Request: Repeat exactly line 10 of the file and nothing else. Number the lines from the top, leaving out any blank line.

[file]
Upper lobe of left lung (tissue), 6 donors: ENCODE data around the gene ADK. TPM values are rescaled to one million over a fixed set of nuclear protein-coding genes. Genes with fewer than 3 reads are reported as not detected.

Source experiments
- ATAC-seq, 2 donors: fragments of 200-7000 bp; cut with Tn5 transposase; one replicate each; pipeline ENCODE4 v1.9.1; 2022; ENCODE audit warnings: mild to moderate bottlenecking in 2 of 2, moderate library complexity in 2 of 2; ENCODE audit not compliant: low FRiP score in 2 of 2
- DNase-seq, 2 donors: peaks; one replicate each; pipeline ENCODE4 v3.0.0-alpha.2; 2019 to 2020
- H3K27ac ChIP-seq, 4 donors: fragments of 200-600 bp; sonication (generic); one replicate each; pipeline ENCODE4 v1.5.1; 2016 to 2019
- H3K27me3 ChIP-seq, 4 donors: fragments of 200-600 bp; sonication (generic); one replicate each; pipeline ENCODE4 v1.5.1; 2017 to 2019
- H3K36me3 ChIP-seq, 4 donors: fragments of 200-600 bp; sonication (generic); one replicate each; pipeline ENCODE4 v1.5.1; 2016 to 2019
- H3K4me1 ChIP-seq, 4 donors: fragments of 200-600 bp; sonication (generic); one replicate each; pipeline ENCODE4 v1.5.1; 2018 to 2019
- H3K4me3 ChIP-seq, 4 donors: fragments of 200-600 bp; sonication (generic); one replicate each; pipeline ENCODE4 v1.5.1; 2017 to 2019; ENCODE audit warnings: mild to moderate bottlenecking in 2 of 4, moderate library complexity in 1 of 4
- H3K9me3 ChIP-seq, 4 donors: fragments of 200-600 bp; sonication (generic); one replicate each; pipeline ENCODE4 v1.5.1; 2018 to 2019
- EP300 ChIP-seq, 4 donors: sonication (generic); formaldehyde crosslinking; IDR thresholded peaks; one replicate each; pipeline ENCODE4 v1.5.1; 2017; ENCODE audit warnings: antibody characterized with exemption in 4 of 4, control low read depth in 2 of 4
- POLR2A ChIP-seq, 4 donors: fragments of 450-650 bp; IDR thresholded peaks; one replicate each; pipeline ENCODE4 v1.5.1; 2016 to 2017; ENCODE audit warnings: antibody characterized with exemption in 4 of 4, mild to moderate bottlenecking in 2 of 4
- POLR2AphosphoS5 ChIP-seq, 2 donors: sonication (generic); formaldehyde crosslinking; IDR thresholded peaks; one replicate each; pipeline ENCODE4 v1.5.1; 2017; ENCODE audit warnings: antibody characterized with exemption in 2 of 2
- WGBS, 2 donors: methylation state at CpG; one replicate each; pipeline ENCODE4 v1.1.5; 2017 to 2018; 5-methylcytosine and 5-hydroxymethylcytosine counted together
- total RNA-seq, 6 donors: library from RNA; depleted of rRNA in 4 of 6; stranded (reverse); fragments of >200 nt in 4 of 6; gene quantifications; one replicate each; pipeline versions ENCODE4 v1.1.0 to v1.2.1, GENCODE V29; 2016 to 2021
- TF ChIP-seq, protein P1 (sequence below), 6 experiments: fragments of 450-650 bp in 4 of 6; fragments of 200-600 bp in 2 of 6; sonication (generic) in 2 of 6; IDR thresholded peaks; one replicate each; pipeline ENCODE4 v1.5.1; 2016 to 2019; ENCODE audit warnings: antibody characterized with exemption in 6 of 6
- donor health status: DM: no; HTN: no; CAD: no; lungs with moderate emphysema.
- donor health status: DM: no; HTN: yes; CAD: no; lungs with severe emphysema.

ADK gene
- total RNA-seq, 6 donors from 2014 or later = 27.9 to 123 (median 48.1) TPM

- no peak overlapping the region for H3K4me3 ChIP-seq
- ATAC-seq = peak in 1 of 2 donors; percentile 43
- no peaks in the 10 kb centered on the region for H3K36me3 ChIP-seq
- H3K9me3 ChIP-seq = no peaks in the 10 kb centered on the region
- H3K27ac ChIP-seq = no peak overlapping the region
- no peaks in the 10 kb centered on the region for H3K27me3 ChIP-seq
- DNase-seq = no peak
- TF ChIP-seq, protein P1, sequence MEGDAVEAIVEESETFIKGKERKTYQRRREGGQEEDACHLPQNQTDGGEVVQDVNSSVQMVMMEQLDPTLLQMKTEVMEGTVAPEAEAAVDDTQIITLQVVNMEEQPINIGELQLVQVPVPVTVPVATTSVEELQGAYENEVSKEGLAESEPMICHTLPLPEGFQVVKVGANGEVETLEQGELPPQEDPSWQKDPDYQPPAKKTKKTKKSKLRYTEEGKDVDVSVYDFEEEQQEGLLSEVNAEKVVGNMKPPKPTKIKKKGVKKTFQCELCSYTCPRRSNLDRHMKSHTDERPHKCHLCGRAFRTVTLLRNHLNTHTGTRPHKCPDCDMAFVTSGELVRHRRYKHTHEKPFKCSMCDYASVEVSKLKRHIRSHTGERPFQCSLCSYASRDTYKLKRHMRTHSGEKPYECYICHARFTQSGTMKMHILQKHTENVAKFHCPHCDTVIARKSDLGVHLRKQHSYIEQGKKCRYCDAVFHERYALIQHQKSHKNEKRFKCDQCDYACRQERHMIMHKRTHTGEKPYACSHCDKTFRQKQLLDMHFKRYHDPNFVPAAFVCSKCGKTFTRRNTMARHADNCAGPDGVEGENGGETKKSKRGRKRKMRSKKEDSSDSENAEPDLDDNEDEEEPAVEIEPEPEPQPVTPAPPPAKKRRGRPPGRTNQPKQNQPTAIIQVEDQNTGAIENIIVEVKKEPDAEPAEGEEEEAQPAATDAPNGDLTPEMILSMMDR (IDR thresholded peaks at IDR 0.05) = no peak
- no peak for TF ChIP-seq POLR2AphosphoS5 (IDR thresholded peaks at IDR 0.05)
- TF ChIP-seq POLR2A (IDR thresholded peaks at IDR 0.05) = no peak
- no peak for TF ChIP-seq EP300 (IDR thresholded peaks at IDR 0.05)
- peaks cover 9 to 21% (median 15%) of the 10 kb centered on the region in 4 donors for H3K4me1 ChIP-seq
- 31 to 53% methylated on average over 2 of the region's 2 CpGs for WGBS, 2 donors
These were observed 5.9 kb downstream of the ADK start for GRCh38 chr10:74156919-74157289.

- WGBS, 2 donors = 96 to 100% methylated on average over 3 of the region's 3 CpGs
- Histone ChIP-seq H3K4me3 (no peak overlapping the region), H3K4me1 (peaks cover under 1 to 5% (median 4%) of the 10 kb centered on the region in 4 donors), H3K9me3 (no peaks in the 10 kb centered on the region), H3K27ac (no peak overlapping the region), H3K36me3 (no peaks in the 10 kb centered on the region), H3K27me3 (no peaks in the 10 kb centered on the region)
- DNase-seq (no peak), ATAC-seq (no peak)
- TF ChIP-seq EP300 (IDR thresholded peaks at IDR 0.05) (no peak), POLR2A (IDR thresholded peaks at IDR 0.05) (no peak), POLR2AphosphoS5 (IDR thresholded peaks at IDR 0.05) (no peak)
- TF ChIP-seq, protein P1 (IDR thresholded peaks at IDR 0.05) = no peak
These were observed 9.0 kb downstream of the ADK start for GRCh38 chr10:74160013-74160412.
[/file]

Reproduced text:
- H3K9me3 ChIP-seq, 4 donors: fragments of 200-600 bp; sonication (generic); one replicate each; pipeline ENCODE4 v1.5.1; 2018 to 2019